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General Conference Bulletin, vol. 1

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    THE eleventh meeting of the General Conference was held in the Tabernacle, Tuesday, February 26, at 10 A.M. After singing, prayer was offered by Elder Fargo.GCB February 27, 1895, page 371.3

    The minutes being read, the Chair announced that the delegate from South Africa, Harmon W. Lindsay, having arrived, would take his seat in the Conference.GCB February 27, 1895, page 371.4

    The Committee on Education submitted the following additional report:—GCB February 27, 1895, page 371.5

    6. Whereas, The greatly increased demand for educated laborers at home and abroad has demonstrated the necessity of facilities for instructing those who cannot attend our regularly organized schools; and, —GCB February 27, 1895, page 371.6

    Whereas, The General Conference Bible-schools now in successful operation at Battle Creek and College View do not meet the wants of the laborers in other parts of the field; therefore, —GCB February 27, 1895, page 371.7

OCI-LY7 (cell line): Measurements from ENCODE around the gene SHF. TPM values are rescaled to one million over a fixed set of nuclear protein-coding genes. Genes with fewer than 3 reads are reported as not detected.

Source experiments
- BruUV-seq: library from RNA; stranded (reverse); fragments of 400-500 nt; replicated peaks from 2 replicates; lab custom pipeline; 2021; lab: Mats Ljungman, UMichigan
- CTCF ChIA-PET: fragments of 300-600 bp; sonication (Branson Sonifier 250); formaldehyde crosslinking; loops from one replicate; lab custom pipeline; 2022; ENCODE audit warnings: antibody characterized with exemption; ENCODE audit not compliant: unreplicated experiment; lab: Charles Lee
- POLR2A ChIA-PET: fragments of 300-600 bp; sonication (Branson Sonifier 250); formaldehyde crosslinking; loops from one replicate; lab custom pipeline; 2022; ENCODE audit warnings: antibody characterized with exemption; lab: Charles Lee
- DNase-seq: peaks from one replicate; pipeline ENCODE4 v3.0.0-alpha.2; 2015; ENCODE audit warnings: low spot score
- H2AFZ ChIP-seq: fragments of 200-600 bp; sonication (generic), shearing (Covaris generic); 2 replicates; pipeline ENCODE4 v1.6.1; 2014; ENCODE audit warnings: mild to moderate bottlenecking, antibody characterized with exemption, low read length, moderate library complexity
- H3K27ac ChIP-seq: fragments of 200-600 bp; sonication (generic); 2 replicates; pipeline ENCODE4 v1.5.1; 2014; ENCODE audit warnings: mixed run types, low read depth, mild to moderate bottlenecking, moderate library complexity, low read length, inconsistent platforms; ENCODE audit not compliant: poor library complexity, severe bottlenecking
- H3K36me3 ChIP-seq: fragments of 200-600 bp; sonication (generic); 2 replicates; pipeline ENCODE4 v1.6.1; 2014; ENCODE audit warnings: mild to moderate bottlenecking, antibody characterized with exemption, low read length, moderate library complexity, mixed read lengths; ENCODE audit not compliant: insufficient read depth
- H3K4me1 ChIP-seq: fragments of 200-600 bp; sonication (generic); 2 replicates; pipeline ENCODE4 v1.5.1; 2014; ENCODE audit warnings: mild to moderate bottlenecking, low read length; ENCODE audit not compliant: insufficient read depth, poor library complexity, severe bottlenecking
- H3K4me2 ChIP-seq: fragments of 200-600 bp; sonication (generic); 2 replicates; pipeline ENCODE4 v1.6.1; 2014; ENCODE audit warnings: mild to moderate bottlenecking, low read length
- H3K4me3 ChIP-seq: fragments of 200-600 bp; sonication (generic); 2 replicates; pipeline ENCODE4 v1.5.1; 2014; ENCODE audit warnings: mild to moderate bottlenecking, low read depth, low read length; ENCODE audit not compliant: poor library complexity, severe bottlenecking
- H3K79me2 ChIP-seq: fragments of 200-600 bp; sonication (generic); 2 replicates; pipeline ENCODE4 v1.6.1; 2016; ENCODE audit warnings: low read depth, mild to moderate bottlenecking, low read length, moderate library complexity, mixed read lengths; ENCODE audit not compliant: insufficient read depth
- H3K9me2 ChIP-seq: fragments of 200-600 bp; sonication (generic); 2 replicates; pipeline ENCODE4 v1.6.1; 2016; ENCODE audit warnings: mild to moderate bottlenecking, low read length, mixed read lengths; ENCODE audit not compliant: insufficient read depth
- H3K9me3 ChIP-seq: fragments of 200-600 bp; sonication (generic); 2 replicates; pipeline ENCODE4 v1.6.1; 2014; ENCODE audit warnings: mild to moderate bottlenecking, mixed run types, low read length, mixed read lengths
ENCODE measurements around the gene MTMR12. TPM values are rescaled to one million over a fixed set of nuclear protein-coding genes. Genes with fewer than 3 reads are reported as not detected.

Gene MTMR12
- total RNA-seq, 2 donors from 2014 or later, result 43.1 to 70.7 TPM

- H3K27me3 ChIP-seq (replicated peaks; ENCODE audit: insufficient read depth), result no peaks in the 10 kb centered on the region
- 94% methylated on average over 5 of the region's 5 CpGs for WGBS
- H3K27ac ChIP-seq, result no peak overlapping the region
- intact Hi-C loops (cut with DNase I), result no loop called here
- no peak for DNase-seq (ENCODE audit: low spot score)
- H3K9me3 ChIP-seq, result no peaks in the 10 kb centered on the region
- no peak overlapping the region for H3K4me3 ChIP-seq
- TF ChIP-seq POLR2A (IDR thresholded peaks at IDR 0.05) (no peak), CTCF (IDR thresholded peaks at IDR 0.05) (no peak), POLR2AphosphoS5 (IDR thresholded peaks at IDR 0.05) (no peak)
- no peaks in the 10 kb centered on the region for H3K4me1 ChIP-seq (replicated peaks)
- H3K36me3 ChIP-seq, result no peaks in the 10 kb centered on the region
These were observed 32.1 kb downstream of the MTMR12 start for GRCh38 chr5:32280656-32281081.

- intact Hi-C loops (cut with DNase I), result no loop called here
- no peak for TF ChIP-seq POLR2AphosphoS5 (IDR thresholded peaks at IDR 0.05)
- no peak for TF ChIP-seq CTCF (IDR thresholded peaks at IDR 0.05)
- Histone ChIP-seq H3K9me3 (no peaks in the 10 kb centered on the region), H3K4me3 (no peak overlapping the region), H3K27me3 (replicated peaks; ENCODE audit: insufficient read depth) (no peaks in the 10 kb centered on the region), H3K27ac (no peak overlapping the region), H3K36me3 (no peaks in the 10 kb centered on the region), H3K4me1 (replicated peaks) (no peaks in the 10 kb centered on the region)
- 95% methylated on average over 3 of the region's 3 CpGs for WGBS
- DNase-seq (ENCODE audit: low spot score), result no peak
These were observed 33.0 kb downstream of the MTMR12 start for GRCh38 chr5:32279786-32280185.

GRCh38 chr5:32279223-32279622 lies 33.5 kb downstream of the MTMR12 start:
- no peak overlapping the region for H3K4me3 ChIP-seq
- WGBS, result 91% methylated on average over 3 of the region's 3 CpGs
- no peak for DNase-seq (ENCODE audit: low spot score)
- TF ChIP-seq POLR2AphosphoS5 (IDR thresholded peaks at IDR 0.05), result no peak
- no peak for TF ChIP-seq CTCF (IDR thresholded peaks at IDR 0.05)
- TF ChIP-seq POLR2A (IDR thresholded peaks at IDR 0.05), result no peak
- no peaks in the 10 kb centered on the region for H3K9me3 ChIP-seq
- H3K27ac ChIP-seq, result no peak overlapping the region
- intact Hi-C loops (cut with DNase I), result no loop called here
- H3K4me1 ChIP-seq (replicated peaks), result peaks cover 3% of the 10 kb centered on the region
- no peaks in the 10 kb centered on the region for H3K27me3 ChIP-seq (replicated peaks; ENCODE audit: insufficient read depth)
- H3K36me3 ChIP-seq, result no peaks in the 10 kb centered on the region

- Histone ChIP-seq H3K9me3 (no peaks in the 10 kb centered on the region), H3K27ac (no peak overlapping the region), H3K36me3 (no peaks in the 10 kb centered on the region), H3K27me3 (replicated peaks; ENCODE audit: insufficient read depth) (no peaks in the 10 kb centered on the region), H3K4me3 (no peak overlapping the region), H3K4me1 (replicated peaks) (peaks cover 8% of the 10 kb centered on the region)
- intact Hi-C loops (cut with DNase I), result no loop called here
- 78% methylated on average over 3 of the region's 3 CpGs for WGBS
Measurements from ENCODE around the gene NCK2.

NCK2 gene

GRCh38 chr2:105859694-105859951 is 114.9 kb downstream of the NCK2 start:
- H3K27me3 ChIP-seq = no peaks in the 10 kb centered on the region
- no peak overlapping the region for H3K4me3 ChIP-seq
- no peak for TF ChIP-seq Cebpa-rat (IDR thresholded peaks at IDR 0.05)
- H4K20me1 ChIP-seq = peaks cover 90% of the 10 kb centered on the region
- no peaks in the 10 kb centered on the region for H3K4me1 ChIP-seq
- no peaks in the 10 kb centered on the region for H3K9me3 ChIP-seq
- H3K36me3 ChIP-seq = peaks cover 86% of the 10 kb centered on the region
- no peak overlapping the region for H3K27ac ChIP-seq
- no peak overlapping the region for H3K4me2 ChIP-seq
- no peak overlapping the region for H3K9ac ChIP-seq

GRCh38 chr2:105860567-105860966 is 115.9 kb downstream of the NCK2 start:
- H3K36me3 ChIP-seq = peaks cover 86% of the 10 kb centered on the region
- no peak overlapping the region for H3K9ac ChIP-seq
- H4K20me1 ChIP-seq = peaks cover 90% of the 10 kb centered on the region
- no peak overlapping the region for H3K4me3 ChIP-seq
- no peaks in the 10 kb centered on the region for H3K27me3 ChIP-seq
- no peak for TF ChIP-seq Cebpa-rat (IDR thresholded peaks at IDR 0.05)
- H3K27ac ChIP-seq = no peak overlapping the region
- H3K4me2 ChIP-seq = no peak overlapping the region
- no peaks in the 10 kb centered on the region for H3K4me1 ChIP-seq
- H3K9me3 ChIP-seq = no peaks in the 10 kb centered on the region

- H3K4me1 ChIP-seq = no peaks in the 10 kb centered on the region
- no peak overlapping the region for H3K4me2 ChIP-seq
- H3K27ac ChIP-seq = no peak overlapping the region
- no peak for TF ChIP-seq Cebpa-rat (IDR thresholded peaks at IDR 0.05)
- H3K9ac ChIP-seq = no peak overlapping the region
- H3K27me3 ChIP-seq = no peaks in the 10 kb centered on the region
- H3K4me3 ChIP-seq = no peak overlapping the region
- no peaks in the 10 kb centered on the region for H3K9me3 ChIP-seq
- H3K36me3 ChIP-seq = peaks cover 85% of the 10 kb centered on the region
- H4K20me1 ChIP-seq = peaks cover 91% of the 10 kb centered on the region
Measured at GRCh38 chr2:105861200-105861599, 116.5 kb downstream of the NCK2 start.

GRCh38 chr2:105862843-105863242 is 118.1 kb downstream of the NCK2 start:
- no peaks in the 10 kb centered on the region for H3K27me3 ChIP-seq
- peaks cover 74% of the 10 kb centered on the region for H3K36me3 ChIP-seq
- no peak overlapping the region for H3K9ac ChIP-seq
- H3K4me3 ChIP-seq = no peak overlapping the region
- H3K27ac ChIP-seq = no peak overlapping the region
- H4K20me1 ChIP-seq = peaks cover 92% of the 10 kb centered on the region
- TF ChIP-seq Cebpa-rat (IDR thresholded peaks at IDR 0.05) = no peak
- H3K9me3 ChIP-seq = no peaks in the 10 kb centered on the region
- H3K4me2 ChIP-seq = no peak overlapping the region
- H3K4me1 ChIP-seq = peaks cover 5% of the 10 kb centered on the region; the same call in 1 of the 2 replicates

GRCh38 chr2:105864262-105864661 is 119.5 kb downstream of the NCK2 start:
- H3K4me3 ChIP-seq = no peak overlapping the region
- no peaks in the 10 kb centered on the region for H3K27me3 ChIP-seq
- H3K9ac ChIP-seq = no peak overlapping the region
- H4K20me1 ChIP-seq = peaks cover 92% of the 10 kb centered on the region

Resolved, That similar schools be established at Walla Walla, Healdsburg, and South Lancaster, as the demand may indicate, and that ministers, licentiates, colporters, and Bible-workers be encouraged to attend as far as practicable, and that a uniform course of study, covering a period of three years, be adopted in all these schools.GCB February 27, 1895, page 371.8

    The Committee on the brigantine “Pitcairn” submitted, through its chairman, J. E. Graham, the following report:—GCB February 27, 1895, page 371.9

    Whereas, A large field has been opened up among the Pacific Islands through the visits of our missionary ship “Pitcairn” to these regions; and, —GCB February 27, 1895, page 371.10

    Whereas, Experience has demonstrated that the capacity of the ship is inadequate to meet the present and constantly increasing demands for more room for passengers and freight, the discomforts to passengers in a ship with such limited cabin accommodations being very great; therefore,GCB February 27, 1895, page 371.11

    Resolved, That we recommend that the “Pitcairn” be placed on the market at $10,000, and, if sold, that a larger and more commodious vessel be built for the island work.GCB February 27, 1895, page 371.12

    J. E. GRAHAM, A. R. HENRY, W. W. PRESCOTT, Committee.
    E. H. GATES, C. H. JONES.

    The Committee on Resolutions submitted the following additional report:—GCB February 27, 1895, page 372.1